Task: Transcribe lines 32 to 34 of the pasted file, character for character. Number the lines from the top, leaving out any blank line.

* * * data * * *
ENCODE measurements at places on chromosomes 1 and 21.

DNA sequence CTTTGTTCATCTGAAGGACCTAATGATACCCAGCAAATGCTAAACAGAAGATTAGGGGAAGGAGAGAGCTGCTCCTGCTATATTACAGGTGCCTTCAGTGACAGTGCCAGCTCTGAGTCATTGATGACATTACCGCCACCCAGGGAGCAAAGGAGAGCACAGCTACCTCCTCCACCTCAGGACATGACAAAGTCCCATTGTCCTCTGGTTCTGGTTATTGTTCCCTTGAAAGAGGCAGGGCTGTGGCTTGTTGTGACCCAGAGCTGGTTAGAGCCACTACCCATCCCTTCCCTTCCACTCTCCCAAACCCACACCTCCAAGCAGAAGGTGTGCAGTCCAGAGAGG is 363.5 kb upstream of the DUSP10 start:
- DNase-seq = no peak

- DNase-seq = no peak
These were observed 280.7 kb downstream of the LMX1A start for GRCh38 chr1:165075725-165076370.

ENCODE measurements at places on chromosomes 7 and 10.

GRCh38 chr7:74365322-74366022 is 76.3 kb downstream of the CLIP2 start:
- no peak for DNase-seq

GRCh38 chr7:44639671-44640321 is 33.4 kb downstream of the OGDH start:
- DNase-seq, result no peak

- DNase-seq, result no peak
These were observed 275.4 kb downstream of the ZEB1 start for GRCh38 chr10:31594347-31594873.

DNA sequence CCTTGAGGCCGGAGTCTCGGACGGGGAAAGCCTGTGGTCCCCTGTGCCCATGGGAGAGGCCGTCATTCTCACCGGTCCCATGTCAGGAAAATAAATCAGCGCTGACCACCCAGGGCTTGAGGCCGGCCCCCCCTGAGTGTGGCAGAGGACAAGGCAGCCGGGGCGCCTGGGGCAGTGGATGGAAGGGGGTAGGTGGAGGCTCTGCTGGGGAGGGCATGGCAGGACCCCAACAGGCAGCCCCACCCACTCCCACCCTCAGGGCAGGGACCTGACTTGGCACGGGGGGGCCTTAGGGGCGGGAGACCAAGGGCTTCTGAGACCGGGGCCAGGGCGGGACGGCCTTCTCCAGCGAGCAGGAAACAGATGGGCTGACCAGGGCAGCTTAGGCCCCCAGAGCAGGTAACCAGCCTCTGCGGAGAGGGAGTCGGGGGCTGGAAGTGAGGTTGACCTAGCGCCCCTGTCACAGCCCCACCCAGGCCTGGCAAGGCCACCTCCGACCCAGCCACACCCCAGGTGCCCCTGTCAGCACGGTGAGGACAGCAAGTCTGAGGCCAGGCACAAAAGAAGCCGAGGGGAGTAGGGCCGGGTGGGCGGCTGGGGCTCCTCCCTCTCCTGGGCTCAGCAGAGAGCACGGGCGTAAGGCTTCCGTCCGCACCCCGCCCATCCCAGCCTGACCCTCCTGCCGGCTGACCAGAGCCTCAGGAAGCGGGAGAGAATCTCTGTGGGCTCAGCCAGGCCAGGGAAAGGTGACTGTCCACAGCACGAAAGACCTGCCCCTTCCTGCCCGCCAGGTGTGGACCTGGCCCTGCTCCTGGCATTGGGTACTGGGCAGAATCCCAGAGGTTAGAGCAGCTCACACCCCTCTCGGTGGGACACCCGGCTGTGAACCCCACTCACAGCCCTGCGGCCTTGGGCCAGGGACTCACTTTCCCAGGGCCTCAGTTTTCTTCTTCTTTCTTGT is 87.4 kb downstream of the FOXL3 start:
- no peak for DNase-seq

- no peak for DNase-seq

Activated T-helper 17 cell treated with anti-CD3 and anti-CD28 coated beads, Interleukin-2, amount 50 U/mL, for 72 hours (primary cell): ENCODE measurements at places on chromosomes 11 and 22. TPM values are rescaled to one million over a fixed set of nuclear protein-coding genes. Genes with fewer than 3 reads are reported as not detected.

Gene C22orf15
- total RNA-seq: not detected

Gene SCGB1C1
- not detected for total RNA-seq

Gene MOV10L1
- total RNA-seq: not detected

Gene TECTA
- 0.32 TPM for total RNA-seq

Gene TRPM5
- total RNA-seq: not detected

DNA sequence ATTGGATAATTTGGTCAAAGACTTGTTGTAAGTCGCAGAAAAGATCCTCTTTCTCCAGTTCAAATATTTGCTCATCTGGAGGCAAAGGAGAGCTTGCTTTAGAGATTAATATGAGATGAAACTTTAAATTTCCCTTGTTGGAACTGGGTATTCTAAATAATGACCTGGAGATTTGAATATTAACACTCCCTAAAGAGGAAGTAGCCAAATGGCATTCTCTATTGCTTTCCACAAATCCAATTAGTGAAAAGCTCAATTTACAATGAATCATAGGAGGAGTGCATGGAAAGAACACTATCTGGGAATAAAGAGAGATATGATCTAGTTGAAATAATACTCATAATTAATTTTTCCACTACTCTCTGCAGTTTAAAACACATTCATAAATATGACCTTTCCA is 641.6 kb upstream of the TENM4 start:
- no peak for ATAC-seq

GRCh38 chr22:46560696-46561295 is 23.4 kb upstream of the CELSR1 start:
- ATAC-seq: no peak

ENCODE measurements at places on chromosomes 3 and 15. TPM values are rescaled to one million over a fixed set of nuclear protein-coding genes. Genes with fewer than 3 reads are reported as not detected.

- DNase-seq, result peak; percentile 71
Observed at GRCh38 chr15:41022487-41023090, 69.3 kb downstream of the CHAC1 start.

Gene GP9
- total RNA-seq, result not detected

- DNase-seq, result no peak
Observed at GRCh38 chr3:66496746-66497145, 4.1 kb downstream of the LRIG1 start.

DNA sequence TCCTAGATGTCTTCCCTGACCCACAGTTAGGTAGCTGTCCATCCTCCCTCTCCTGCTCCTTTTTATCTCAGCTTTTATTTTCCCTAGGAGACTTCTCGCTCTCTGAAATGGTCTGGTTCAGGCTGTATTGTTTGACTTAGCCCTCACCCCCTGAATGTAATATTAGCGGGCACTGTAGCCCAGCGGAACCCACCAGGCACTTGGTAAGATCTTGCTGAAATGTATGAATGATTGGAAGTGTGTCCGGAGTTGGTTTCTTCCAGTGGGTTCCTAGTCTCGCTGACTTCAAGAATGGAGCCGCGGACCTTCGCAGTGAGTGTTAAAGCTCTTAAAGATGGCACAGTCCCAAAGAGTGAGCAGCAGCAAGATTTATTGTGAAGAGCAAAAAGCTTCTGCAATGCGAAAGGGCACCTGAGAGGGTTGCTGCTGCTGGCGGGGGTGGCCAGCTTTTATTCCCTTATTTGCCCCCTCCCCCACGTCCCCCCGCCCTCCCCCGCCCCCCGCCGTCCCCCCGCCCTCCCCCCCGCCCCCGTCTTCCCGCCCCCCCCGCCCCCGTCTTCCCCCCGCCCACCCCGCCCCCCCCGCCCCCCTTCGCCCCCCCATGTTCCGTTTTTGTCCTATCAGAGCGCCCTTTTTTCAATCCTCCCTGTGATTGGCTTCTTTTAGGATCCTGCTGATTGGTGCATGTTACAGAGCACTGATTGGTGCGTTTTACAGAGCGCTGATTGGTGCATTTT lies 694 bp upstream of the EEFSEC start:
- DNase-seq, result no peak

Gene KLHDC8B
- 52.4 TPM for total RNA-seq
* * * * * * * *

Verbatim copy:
- DNase-seq, result peak; percentile 71
Observed at GRCh38 chr15:41022487-41023090, 69.3 kb downstream of the CHAC1 start.

Gene GP9